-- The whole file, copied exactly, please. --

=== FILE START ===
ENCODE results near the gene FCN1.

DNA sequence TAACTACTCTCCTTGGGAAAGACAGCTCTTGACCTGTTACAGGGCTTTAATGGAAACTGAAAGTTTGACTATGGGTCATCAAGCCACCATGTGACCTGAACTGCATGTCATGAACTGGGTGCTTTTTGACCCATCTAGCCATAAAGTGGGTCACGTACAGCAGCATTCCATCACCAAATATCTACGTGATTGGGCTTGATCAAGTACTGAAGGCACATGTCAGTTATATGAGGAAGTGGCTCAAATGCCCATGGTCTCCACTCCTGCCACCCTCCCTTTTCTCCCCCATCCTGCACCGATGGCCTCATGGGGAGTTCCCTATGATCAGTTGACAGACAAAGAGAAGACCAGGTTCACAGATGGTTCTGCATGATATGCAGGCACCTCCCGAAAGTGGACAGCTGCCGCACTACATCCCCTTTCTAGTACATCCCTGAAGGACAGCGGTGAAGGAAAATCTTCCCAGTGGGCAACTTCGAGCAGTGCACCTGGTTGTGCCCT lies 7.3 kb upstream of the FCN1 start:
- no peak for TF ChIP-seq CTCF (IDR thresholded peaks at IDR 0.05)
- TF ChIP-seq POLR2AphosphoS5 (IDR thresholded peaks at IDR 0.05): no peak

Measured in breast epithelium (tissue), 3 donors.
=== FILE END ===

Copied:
ENCODE results near the gene FCN1.

DNA sequence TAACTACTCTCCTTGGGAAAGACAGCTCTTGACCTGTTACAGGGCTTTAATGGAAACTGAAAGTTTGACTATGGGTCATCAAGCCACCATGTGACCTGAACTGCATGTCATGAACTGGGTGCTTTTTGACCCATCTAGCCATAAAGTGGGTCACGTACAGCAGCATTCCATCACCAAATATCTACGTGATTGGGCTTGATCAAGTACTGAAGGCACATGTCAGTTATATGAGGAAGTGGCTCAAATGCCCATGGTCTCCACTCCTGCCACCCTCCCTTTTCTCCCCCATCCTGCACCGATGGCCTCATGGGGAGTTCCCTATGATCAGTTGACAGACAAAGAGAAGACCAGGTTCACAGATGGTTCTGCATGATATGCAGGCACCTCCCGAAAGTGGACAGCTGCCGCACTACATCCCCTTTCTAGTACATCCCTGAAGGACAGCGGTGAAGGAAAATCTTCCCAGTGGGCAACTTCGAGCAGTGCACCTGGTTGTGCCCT lies 7.3 kb upstream of the FCN1 start:
- no peak for TF ChIP-seq CTCF (IDR thresholded peaks at IDR 0.05)
- TF ChIP-seq POLR2AphosphoS5 (IDR thresholded peaks at IDR 0.05): no peak

Measured in breast epithelium (tissue), 3 donors.